Release: Thursday, September 26, 2013
2013 finds Ron Howard operating well within his comfort zone again, returning to construct the definitive racing film.
A gripping, polished and thoughtfully-crafted drama piece, Rush delves into one remarkable season of racing which would ultimately define the careers of two top performers in Formula 1.
Howard and comedy, it would seem, mix about as well as bald race tires on wet pavement (in case that’s not clear, not well). The unnecessary detour we took in 2011 with The Dilemma serves as a painful reminder that sometimes straying from the course carries more risk than reward. But perhaps it’s the fact that the man is coming out of the shadows of that terribly confusing, un-funny film that makes this particular movie such a euphoric experience.
Rush compares the passions of two fierce competitors in 1970s Formula 1 racing. The film is equally an action/drama as much as it is a cleverly constructed biopic; red-headed Richie Cunningham devotes as much time and material to the British playboy James Hunt (here portrayed by a thoroughly entertaining Chris Hemsworth) and the starkly more disciplined and straight-edged Austrian, Niki Lauda (Daniel Brühl), as he does to the critical developments on the racetracks.
I suppose seeing the film on an RPX screen helped bring the story to larger-than-life proportions. But that’s more of the icing on the cake, really. Peter Morgan, who also wrote Frost/Nixon and The Queen, is responsible for us feeling as though we have injected ourselves with extra adrenaline; that we’re trapped inside the claustrophobic cockpits of these exquisite automobiles. The only thing missing is the smell of burning motor oil, the cigars and the expensive perfumes and colognes. Morgan’s brilliant writing provides the sexy cast fully-realized characters that Hemsworth and Brühl simply run away with. (Or drive away with, if that metaphor suits you better.)
In the 70s, perhaps no rivalry was as bitter and as intense as the one dividing Hunt and Lauda, and Howard was keen to prioritize this aspect over the many other intricate details that comprise this project. One of the more compelling reasons to see this film is the simple fact that Howard does his damn research. Time and again he’s proven himself a director who pays attention to the details, no matter how technical the subject matter. In this case anyway, the material is as complicated as anything he’s ever dealt with (the adventures of Jim Lovell and company being a close second), yet you feel completely immersed in a world that is a near perfect-reflection of reality. Those who have come to love Howard’s style also trust in his earnestness.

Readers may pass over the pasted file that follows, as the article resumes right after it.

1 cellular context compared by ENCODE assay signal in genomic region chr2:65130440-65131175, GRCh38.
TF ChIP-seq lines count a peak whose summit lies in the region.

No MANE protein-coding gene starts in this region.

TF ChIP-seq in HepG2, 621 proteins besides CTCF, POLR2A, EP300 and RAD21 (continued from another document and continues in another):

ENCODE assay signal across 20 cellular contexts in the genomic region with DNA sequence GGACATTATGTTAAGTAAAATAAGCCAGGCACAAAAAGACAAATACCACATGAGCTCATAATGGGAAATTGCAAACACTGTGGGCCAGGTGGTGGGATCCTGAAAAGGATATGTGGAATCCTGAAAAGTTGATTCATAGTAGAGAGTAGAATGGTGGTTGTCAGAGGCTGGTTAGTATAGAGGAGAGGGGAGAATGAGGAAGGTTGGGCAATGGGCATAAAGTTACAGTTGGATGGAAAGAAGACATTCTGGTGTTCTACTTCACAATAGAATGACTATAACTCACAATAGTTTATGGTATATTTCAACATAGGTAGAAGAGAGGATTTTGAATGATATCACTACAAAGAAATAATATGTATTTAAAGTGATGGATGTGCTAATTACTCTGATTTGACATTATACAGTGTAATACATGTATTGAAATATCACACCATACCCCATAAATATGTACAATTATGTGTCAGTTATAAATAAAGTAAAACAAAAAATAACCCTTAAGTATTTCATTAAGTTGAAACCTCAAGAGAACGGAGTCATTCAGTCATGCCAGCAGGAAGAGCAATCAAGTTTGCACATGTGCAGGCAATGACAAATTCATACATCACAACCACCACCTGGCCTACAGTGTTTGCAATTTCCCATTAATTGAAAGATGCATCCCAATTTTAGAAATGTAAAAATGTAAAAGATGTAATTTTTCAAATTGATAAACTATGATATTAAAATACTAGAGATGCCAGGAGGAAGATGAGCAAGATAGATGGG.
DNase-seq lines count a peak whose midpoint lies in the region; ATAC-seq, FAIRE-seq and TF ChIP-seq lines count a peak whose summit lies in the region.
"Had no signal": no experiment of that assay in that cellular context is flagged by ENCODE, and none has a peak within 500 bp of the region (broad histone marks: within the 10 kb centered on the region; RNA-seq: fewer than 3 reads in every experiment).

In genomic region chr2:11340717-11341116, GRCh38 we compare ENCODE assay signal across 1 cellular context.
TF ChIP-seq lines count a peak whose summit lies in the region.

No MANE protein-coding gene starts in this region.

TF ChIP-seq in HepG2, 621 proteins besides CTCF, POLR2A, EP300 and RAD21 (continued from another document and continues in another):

Arguably the most rewarding aspect of Rush is the replication of the drivers’ less-than-pleasant relationship. Howard realizes its critical we know the personalities before we know their abilities; that we know what motivates each for taking the actions that they take. Consequently, when such decisions are made and certain events transpire, we care that much more for the people involved.
James Hunt bumps into the dark-haired, brusque Austrian racer one afternoon during a Formula 3 event — a lower-level form of the top-end race car circuit — and immediately there is tension between them. From the beginning its clear that Lauda is a technical perfectionist while Hunt enjoys bearing the fruits of his labor. . . and his good looks, of course. He’s the party animal; the one to be spraying a huge bottle of champagne after one race and puking minutes before the next. He’s the one to be bedding women like Olivia Wilde’s Suzy Miller. However, it is Lauda who is consistently described as “a genius in the car,” and given that Lauda’s generally unlikable persona made it more difficult (more like next to impossible) for him to get picked up by a team on his own merits, he has to struggle much harder to get in. Fortunately his efforts eventually pay off and in fact Ferrari signs him to their team.
Hunt’s lack of focus on (read: important) matters off the track results in his lack of sponsorship for the upcoming 1976 season, and though he jokes that all he needs on his car is something about cigarettes and condoms, its clear Hunt knows he’s in trouble.